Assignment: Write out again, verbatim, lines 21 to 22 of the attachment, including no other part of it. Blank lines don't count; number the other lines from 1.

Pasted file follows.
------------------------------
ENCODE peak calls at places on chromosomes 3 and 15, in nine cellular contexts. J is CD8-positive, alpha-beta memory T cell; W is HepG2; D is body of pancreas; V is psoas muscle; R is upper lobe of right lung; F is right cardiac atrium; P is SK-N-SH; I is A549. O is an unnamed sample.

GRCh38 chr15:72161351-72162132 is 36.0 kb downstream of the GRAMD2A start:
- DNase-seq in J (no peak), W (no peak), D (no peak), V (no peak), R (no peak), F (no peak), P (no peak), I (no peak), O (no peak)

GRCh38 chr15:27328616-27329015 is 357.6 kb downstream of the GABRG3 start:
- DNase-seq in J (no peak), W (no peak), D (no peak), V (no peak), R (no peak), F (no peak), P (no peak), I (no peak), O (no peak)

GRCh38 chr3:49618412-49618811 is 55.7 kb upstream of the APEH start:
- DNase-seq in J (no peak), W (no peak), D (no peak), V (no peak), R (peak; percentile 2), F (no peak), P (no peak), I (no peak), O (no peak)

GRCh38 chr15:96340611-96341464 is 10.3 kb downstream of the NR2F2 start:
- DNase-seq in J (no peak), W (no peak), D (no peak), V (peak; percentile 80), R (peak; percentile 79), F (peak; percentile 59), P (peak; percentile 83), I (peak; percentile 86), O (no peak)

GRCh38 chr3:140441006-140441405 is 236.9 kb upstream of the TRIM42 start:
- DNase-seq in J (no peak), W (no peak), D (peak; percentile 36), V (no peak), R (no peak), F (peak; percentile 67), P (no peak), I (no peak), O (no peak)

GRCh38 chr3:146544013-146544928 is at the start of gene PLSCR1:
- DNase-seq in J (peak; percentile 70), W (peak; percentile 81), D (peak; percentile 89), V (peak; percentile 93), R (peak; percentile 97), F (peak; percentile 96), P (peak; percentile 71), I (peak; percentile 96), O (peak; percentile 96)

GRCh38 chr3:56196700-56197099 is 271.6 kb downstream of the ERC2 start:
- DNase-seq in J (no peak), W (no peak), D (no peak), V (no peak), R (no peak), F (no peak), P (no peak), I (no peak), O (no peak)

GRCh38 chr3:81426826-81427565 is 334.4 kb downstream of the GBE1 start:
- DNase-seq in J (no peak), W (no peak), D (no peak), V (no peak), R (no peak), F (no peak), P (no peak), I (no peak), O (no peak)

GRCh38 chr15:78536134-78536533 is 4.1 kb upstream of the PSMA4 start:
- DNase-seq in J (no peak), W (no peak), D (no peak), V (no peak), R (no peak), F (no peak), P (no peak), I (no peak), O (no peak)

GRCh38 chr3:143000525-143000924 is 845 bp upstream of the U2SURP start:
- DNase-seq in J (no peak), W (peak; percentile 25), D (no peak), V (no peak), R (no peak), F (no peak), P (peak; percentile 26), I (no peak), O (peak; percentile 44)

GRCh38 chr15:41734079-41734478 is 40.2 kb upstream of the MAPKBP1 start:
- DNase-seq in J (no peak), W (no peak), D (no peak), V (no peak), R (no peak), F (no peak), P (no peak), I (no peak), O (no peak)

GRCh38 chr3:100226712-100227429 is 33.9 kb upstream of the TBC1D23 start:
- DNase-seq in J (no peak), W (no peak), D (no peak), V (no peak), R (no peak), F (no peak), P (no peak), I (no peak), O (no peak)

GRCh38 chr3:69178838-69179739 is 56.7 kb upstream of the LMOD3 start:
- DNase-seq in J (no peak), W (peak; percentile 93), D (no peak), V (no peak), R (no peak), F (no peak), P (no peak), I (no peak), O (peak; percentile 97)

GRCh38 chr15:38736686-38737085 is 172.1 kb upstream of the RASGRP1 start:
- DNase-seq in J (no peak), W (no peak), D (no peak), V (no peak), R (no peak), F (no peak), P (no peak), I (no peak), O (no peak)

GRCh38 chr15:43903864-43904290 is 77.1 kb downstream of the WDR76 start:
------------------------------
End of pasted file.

- DNase-seq in J (no peak), W (peak; percentile 25), D (no peak), V (no peak), R (no peak), F (no peak), P (peak; percentile 26), I (no peak), O (peak; percentile 44)

GRCh38 chr15:41734079-41734478 is 40.2 kb upstream of the MAPKBP1 start: